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These mutual funds returned over 100%

By BS Reporter in Mumbai
February 18, 2008 11:17 IST
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It's that time of the year when one looks back and sees how funds performed during the last 12 months. In 2006, it was infrastructure funds that hogged the limelight. Though we have not looked at the returns on the last day of 2007, we have come pretty close to it.

We looked at the best performing equity funds as on December 30, 2007. We did not restrict ourselves to any particular sector. Neither did we stick to diversified equity options. We looked at all the equity funds and selected those who one-year returns were over 100 per cent.

None of the pure infrastructure funds featured. But we came up with a motley bunch of three funds. A sector fund (Reliance Diversified Power Sector), a tax-planning fund (Taurus Libra Taxshield), and a fund focused on energy and construction (JM Basic) all found their way here.

It goes without saying that we don't know how they will fare in the coming year. This piece is not about predictions but has more of a nostalgic stance. After all that's what we all take at the end of a year.

1. Reliance Diversified Power Sector
Specialty Equity

Fund Manager: Sunil Singhania
Tenure: Since launch
Launch: July 2004
AUM: Rs 4,937.47 crore
Expense Ratio: 1.73 Returns
1-year: 125.98%
Year-to-date: 122.04%

Top stocks
1) Jindal Steel & Power (5.48%)
2) Reliance Energy (5.44%)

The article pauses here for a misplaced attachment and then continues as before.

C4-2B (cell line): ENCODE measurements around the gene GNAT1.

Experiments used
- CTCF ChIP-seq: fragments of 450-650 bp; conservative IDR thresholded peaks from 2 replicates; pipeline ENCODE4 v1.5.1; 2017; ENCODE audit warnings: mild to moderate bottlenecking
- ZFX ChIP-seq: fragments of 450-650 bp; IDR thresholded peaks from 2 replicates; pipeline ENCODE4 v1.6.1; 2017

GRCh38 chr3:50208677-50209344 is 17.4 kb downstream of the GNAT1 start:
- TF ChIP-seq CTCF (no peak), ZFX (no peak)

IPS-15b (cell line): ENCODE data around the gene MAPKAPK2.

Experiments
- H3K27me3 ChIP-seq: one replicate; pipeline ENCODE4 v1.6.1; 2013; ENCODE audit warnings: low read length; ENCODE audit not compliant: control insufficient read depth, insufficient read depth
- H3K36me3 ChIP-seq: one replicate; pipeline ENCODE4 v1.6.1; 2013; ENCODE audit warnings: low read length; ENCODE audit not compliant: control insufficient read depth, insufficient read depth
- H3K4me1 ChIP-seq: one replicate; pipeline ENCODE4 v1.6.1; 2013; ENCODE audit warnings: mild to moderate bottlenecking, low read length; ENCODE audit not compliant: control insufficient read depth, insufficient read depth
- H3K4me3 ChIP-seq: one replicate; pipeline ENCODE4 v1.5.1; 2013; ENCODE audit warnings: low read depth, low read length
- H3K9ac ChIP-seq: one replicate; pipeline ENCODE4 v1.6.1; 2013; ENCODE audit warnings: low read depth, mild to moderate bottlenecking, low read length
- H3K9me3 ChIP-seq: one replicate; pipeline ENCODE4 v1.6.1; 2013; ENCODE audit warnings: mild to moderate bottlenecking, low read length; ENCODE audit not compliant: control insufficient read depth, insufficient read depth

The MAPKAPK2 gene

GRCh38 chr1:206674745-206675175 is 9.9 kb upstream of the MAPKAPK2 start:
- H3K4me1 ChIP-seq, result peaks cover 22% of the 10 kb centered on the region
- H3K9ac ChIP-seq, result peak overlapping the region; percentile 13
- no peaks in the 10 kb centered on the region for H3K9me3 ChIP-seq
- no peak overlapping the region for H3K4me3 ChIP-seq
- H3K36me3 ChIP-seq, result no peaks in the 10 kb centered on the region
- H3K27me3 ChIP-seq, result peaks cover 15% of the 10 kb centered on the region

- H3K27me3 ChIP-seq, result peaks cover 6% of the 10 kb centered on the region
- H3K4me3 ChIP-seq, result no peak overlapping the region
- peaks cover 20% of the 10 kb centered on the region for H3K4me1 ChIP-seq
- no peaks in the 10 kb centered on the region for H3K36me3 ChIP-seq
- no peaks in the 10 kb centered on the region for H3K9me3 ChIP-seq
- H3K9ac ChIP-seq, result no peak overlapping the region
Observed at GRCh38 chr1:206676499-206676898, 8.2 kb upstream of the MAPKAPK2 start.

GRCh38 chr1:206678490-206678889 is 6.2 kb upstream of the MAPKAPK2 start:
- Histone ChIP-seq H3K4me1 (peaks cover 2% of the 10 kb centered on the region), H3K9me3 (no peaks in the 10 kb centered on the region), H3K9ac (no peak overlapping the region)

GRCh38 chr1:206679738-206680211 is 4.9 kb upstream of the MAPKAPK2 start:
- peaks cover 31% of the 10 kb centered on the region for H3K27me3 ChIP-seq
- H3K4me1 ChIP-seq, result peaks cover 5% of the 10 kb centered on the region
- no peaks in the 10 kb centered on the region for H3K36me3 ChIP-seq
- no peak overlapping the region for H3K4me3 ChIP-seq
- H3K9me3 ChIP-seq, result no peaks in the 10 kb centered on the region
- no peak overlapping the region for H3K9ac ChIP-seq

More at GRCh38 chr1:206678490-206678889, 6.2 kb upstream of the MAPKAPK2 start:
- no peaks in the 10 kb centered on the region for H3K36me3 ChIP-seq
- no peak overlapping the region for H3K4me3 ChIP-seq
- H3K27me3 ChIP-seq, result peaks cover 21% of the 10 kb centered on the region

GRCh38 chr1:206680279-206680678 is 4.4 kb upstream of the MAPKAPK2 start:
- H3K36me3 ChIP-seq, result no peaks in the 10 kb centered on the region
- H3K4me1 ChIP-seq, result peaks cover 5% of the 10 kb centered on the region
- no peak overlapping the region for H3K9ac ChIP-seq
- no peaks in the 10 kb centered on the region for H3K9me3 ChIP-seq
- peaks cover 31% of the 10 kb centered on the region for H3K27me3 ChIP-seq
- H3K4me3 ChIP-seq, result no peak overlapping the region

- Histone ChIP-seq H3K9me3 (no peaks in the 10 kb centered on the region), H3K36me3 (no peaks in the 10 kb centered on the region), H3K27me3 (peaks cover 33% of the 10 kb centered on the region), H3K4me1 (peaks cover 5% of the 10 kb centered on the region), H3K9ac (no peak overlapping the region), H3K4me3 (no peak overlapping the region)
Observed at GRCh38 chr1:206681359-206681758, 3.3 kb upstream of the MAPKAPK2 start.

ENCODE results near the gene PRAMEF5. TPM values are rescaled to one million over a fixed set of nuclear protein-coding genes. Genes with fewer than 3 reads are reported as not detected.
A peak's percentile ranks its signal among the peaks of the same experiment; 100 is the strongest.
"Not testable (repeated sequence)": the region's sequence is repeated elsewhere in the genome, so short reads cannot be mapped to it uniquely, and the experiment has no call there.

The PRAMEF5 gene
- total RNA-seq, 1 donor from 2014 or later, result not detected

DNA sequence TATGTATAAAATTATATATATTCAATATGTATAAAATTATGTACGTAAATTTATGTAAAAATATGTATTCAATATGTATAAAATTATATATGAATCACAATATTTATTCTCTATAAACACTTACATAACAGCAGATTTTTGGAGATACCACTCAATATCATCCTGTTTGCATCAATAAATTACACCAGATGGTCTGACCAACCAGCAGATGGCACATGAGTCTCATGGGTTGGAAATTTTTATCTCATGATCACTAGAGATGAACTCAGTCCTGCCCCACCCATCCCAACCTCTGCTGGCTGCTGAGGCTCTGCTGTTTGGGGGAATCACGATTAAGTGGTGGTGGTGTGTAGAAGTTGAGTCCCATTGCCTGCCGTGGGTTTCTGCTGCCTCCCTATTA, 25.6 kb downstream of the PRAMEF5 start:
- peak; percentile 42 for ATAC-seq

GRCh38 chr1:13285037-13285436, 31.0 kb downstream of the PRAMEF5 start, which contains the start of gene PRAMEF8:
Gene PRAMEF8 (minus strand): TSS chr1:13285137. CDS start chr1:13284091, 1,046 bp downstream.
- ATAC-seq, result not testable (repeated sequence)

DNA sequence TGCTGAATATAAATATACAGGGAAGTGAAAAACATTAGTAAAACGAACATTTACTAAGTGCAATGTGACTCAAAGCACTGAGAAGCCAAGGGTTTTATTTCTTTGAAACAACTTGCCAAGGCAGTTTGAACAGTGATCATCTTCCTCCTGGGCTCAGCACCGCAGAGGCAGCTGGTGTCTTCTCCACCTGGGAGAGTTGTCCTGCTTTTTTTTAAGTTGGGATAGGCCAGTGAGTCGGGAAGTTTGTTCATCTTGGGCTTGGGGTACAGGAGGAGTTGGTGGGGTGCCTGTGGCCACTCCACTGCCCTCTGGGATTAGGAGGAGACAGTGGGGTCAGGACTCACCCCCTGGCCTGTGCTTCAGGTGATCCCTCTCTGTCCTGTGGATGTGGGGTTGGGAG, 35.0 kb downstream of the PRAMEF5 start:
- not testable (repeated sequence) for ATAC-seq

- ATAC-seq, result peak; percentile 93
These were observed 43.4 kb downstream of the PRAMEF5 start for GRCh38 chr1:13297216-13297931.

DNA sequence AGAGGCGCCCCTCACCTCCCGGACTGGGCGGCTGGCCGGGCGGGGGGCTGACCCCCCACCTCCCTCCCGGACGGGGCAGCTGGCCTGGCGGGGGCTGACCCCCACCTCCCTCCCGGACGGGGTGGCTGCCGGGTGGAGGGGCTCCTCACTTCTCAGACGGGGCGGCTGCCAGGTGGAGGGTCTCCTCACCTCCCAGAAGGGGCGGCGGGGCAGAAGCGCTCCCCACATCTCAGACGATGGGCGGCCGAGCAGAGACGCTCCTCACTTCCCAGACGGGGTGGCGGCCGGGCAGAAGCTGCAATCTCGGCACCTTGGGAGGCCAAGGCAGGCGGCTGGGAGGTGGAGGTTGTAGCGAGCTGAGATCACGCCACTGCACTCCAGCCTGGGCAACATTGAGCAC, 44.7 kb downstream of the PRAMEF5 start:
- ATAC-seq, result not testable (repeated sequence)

3) Jai Prakash Associates (5.09%)

Top sectors
1) Basic/Engineering (22.65%)
2) Energy (20.46%)
3) Construction (7.08%)
Returns data as on December 30, 2007.
Portfolio data as on November 2007.

This fund obviously cannot be as broad-based as a typical diversified equity fund, but neither is it as concentrated as an archetypal sector fund.

Here's why. The fund managed has the leeway to invest up to 35 per cent of the portfolio in stocks that are not related to power (eg: ICICI Bank). And within the power sector, he need not be restricted to pure power plays. He can also consider companies where a major part of the valuation comes from the power business.

For instance, this could include power construction (Jai Prakash Associates, Punj Lloyd), rural electrification (Subhash Projects & Marketing) and power manufacturing (Kirloskar Brothers). Energy companies also find a place here (eg: ONGC).

That's not all. The fund manager has the flexibility to be entirely invested in any of the three asset classes: equity, debt and cash. And within his equity allocation, there is no market-cap bias.

It's hard to argue with the numbers. This fund has done exceptionally well and has been credited with some good picks. But valuations in the power sector are currently high.

But on the flip side, the universe of power companies is rapidly expanding. Not only have there been many IPOs in the past few years but a number are in the pipeline too.

A good fund if you want to tap into the power sector. But should the sector go through a bearish period, you really cannot expect the fund to escape that phase.

2. Taurus Libra Taxshield
Tax Planning Diversified Equity

Fund Manager: Nitish Ojha
Tenure: Since April 2007
Launch: March 1996
AUM: Rs 8.62 crore
Expense Ratio: 2.03 Returns
1-year: 109.52%
Year-to-date: 109.40%

Top stocks
Reliance Capital (26.80%)
IDFC (12.57%)
JK Cement (8.12%)

Top sectors
Financial Services (46.38%)
Construction (12.20%)
Metals & Metal Products (10.32%)
Returns data as on December 30, 2007.
Portfolio data as on November 2007.

Taurus Libra Taxshield climbing up the performance ladder to take No 2 slot has taken everyone by surprise. Last year, it was the worst performing equity linked savings scheme (ELSS).